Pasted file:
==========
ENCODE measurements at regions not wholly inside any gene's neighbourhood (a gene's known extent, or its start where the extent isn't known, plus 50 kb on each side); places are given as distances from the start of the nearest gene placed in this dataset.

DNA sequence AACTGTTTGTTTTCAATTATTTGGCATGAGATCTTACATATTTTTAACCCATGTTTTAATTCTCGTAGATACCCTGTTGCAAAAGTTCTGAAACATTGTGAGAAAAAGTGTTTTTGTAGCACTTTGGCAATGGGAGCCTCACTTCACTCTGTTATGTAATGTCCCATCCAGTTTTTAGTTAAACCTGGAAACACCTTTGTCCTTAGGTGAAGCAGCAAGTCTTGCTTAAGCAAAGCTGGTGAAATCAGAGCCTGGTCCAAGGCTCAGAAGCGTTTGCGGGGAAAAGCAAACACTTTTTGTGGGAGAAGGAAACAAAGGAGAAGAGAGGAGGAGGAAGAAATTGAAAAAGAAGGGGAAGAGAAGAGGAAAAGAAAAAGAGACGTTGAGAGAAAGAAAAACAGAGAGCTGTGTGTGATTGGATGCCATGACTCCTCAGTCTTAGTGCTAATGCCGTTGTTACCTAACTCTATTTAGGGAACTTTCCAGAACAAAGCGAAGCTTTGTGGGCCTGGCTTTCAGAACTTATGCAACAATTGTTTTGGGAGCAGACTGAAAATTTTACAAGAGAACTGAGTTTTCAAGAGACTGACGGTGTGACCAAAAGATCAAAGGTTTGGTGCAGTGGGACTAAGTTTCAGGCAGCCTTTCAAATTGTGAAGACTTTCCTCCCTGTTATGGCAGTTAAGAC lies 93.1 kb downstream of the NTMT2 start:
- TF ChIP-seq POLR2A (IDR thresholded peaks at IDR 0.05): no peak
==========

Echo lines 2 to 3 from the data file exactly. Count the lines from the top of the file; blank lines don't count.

DNA sequence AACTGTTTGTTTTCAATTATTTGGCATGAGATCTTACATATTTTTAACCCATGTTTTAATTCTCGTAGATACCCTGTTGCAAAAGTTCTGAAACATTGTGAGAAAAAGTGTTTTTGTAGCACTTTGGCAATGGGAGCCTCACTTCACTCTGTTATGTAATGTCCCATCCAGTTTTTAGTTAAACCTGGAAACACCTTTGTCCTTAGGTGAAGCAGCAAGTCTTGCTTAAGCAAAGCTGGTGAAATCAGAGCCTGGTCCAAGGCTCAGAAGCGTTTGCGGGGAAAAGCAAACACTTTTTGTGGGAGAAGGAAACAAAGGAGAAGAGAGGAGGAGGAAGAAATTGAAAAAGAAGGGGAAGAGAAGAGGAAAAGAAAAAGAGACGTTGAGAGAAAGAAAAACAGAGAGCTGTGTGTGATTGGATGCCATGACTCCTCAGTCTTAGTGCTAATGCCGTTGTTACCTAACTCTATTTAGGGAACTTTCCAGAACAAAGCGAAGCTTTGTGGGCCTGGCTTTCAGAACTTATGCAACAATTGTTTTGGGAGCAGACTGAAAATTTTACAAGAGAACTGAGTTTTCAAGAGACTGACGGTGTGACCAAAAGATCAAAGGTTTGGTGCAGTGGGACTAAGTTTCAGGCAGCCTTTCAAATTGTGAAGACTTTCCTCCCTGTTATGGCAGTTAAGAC lies 93.1 kb downstream of the NTMT2 start:
- TF ChIP-seq POLR2A (IDR thresholded peaks at IDR 0.05): no peak